Junction Point Studios head and Epic Mickey designer, Warren Spector, is best known for his work on the Deus Ex games, whose primary design goal was to enable players to make choices and face the consequences of their actions.
In an interview with Gamasutra, Spector discusses how Epic Mickey — and most of his recent games, for that matter — may not be so different from Deus Ex in that regard.
In response to a question concerning the Wii hardware, Spector stated: “You know, the graphics may be different, the hero may be different, the fiction may be different, but there’s some real Deus Ex-y gameplay in this, if people will give Mickey a chance. I think we’ve made it work, and the Wii is a terrific piece of hardware, and Nintendo’s a great company. It’s been great working with them.”
Further into the interview, Spector mentions that his goals for Epic Mickey arose primarily from wanting to bring a change about in the action-adventure genre.
“Clearly the game has been pretty up front about the fact that this game is — my goal anyway — is that it be a combination of the best of platform games, the best of action-adventure games, and the best of Deus Ex-style role playing,” Spector explained.
“In terms of frustration, it wasn’t any one game that frustrated me; it was kind of a general sense that in the platform space and the action-adventure space in particular, the design side hasn’t changed all that much in the last 10 or 20 years. And so I thought there was room to innovate on the design side in those categories.”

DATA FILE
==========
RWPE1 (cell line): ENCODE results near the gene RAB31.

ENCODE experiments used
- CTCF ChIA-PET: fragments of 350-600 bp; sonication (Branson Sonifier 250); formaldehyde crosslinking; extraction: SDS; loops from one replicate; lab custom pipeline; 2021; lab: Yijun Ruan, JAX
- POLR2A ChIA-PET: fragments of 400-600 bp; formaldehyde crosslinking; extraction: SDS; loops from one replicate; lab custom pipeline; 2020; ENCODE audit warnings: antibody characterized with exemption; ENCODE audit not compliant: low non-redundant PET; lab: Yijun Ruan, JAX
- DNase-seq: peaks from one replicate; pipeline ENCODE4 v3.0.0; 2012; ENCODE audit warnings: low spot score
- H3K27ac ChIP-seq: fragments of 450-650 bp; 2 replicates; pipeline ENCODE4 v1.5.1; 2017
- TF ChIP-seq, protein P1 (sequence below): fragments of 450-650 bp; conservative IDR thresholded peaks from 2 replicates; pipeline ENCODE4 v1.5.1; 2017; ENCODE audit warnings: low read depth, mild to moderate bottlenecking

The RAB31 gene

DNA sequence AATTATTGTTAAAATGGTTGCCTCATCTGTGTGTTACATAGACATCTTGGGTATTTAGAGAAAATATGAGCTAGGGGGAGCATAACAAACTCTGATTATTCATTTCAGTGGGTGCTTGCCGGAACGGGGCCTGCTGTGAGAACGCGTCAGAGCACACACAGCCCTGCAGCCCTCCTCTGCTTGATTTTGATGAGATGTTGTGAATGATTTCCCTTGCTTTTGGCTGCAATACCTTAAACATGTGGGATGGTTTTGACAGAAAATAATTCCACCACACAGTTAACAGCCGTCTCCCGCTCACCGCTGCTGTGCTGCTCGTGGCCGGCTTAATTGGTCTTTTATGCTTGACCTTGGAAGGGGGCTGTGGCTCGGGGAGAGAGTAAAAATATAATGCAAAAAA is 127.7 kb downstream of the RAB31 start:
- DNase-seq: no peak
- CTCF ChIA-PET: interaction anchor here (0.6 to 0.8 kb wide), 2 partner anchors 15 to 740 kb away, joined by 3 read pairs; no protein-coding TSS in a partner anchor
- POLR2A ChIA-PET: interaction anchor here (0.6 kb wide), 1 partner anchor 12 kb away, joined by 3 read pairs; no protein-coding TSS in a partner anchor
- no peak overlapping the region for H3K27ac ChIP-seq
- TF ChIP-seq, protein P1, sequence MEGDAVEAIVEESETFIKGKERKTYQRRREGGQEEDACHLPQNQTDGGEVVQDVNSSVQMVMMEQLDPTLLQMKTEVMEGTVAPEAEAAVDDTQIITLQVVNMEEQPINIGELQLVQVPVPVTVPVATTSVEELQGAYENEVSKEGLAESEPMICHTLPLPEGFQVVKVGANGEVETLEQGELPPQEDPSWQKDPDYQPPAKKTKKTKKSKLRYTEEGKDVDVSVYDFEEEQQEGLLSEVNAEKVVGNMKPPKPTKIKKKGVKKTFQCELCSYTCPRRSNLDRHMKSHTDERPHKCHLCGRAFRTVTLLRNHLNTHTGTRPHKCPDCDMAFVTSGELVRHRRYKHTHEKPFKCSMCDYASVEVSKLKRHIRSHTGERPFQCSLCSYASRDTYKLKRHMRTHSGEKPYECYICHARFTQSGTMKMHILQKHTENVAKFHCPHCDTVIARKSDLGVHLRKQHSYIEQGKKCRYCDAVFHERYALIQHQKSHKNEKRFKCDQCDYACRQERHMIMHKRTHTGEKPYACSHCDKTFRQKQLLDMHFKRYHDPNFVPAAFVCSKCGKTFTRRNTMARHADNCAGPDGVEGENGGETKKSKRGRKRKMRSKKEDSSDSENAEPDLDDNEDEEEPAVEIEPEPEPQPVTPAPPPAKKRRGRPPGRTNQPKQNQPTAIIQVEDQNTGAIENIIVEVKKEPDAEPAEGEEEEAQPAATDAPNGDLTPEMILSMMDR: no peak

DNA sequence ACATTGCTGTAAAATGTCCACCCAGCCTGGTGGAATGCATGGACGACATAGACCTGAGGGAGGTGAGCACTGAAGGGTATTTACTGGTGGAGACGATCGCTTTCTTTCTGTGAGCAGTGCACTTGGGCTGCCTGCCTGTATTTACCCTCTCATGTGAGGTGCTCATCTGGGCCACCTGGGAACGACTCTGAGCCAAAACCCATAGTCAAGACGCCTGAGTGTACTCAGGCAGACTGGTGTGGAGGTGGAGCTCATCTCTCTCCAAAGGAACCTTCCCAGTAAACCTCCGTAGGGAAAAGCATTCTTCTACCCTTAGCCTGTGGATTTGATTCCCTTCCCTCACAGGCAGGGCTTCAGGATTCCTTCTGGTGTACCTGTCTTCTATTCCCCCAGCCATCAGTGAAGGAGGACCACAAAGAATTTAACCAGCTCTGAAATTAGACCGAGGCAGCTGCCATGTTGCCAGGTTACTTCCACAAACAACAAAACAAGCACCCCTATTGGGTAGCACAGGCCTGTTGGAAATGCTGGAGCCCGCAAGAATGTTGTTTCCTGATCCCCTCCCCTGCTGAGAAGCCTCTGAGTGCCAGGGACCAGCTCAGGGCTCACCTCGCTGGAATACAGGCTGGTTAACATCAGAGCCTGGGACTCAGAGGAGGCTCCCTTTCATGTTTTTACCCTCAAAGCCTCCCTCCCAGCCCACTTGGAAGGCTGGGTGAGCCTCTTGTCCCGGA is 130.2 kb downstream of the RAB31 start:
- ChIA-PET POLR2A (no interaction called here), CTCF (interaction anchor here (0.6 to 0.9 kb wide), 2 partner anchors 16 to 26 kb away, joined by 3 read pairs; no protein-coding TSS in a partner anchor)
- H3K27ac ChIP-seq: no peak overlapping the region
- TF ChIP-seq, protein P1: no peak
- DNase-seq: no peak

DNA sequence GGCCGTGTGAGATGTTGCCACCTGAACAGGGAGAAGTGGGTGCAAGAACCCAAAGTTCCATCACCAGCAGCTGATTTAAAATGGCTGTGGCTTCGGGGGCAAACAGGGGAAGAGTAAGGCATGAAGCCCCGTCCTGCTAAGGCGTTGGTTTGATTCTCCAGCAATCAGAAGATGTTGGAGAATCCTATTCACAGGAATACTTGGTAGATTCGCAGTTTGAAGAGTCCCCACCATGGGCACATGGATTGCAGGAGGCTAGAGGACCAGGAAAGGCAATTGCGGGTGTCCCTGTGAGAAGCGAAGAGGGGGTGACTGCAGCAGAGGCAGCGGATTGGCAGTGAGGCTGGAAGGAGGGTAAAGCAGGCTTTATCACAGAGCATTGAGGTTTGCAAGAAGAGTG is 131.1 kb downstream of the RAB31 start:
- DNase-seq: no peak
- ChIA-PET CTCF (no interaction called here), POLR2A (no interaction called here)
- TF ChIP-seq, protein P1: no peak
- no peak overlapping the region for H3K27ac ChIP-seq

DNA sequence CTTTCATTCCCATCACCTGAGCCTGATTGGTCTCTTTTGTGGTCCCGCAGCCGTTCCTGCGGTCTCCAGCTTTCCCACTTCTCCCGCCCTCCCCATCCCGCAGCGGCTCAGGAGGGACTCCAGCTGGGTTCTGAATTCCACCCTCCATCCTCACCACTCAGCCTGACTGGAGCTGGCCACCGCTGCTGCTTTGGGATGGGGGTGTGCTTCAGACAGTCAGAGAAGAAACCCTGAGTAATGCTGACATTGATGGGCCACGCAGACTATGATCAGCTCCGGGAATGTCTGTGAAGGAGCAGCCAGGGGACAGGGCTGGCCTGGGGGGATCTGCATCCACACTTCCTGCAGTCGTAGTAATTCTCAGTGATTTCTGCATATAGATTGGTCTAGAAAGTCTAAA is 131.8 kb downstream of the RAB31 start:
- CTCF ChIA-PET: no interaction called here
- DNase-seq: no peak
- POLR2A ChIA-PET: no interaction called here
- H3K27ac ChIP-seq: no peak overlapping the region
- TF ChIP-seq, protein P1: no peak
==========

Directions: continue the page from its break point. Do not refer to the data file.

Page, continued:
But Epic Mickey isn’t the only game he’s created that Spector feels has elements of Deus Ex. Rather, all of his games are designed around the idea of providing players with a balance of choices and consequences.
“Well, if you go look at the first two blog posts I did years ago, it’s the long version of the studio mission, which is my personal mission, really, in life,” Spector revealed. “I just don’t intend to ever to make a game that isn’t about player choice and consequence. I mean, I just don’t have any interest.”
A few lines later, he elaborates: “I’m not saying you even have to see this — it’s almost like I don’t care if people see it, but every single game I’ve worked on since Ultima VI, which is where I kind of hit on this idea. I noticed the power — saw the power — of players actually expressing themselves through play. Ultima VI was the first time I saw that.
“It was an accident, in Ultima VI, when I saw it happen, but ever since I’ve been making games where I try to do that better and better, or aligning myself with developers who are trying to do that better and better, or supporting other designers who are making games that do that better and better. So every game I’ve done has been what I see as an evolutionary step along the same path, and this is just the next step in the path,” he concluded.
I’d recommend reading the interview in its entirety, as Spector’s next thoughts are on what he defines as “consequence,” which is extremely interesting.